Still amazed by the impact the six-time Oscar-winner has had on generations of filmmakers, Bogdanovich (“Paper Moon,” “The Last Picture Show”) has re-worked his 1971 documentary, “Directed by John Ford,” to reflect how the brilliant, unpredictable and often cantankerous son of Irish immigrants is still relevant today, decades after he died of stomach cancer at the age of 79.
Set to premiere Nov. 7 on the Turner Classic Movies channel, the updated version of the documentary features new interviews with actor Harry Carey Jr. (“Rio Grande,” “She Wore A Yellow Ribbon”) and acclaimed filmmakers Martin Scorsese (“Gangs of New York,” “The Departed,”) Clint Eastwood (“Million Dollar Baby,” “Mystic River”) and Steven Spielberg (“Raiders of the Lost Ark,” “Schindler’s List.”) The new offering contains scenes from “The Wings of Eagles” and “How Green Was My Valley,” which were not included in the earlier documentary, while it also explores Ford’s vision of family, rituals and spirituality in his work.
Bogdanovich’s original interviews with screen legends and frequent Ford collaborators John Wayne, Jimmy Stewart and Henry Fonda, as well as the narration of Ford’s ardent disciple, Orson Welles, are woven into the new version, although these elements have been re-edited and re-arranged to render a portrait of the filmmaker and the man.
Also taken from the earlier documentary is footage of Bogdanovich trying to discuss with the man himself his magnificent use of visuals; his knack for turning unexpected happenings during filming into distinctive features; the evolution of the themes and tone of his westerns and his secret for coaxing extraordinary performances from his actors. Bogdanovich’s efforts elicit mainly terse replies from the cigar-chomping Ford, but that comes as little surprise since the filmmaker once famously declared, “I love making pictures, but I don’t like talking about them.” According to several of his actors, Ford didn’t like to chat too much about character and plot with them either and even cut lines of dialogue out of his movies when he thought there was too much “talk.”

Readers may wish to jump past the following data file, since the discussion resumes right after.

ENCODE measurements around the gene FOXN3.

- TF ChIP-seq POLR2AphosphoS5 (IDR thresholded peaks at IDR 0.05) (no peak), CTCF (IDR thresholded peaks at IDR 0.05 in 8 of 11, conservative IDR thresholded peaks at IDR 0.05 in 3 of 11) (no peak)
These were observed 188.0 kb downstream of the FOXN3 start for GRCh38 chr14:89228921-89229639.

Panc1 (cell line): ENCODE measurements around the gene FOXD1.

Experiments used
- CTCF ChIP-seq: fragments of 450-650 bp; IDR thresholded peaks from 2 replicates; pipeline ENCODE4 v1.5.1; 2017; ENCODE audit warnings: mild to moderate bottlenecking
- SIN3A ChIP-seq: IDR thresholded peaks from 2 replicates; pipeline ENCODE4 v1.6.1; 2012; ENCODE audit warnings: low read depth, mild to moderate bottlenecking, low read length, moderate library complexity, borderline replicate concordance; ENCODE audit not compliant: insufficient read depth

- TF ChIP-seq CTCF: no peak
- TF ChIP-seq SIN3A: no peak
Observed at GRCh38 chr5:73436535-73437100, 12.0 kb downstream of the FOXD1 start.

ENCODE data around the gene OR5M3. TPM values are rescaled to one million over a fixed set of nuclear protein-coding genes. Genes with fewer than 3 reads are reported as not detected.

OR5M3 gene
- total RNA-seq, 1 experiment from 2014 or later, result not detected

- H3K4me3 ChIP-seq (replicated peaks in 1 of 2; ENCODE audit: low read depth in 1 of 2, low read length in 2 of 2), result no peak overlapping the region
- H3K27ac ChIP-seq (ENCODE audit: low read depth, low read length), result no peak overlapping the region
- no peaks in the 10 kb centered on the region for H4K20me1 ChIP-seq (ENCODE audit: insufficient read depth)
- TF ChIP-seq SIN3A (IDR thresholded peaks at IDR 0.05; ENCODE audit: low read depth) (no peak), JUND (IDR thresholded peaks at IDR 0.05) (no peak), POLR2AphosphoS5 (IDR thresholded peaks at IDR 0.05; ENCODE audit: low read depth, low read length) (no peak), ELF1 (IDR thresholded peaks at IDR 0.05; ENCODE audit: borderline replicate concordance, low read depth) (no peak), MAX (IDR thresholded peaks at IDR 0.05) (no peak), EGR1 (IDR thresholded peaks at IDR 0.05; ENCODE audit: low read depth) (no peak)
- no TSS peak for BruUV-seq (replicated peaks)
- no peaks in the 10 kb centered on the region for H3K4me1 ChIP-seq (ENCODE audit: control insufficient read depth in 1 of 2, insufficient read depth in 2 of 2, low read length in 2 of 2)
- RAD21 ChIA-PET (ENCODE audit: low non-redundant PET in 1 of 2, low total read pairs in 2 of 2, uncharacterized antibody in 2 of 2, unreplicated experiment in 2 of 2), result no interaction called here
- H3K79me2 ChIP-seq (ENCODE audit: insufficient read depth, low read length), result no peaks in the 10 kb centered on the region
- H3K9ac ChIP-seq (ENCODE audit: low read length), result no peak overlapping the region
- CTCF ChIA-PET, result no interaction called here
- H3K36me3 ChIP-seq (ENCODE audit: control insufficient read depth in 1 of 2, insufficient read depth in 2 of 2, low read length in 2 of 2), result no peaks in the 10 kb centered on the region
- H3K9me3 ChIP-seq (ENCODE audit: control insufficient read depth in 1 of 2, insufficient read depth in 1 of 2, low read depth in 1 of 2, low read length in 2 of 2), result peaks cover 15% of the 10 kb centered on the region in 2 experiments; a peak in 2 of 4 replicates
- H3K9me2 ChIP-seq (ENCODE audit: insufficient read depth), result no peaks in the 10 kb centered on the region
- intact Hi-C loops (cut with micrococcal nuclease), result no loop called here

Describing him as “the granddaddy of all directors,” Eastwood says in the documentary that Ford has influenced almost every American filmmaker in the past half a century.
“Ford will live forever because his films will live forever,” agreed Spielberg, who recalls how Ford taught him the importance of shooting the horizon in a movie when he was just a teenager, who stopped by Ford’s office uninvited in the 1960s. “His work is there to inspire and influence this whole new generation of filmmakers … He was a great painter; it just took him 100 crew members to paint the canvas.”
“He is the essence of classical American cinema and any serious person making films today, whether they know it or not, is affected by Ford,” remarked Scorsese, adding that he was never aware of any filmmaker’s name or directing style before he discovered Ford.
“He could make you laugh and he could make you cry and he could get you there very quickly from one to the other,” added “Last Man Standing” and “Wild Bill” director Walter Hill. “He understood people very well.”
Ford’s ability to understand people very well didn’t always make for pleasant work environments for his actors, however. Several of his favorite stars, speaking to Bogdanovich in 1969, recall being manipulated and berated by Ford. Wayne talks of how Ford often pitted him against his fellow actors, while Stewart says Ford’s sets were fraught with tension and someone was always at the bottom of the moody filmmaker’s “list.”
Carey Jr. also tells a great story about how Ford lobbed a rock at his head on the set of “Three Godfathers.” The actor says he ducked, causing the stone to hit his co-star, Pedro Armendariz, instead.
“It was one of those bad days,” he related. “Ford laughed … It got him out of his bad mood.”
Carey Jr., whose father also starred in 26 films for Ford, says Ford had warned him right from the start that he could be a bit prickly.
“He told me, ‘You’re going to hate me when this movie is over, but you’re going to give a good performance,'” Carey Jr. remembers with a little chuckle. “Well, I hated him after the first day.”
Admitting Ford was a bit of an “abusive father” to the stock company he considered family, Spielberg pointed out, “But they loved him.”
“He has a way of picking on actors when they are not too important a part of the scene in order to get them on their toes so they’re ready to come in when they really have something to do,” Wayne explained. “Then he handles you like a baby.”
“We know he was angry a lot on the set. Some of it was an act, but some of it, I think, was the inner tension of trying to express different things in different ways and knowing that both are true,” Hill observed. “Ambiguity is the home of the great artist. Ford seemed like a rough-hewn and simple fellow and he wasn’t and his films seemed rough-hewn and simple and straight-forward and they’re not. They are very complicated.”
“Directed by John Ford” is set to air on TCM on Nov. 7.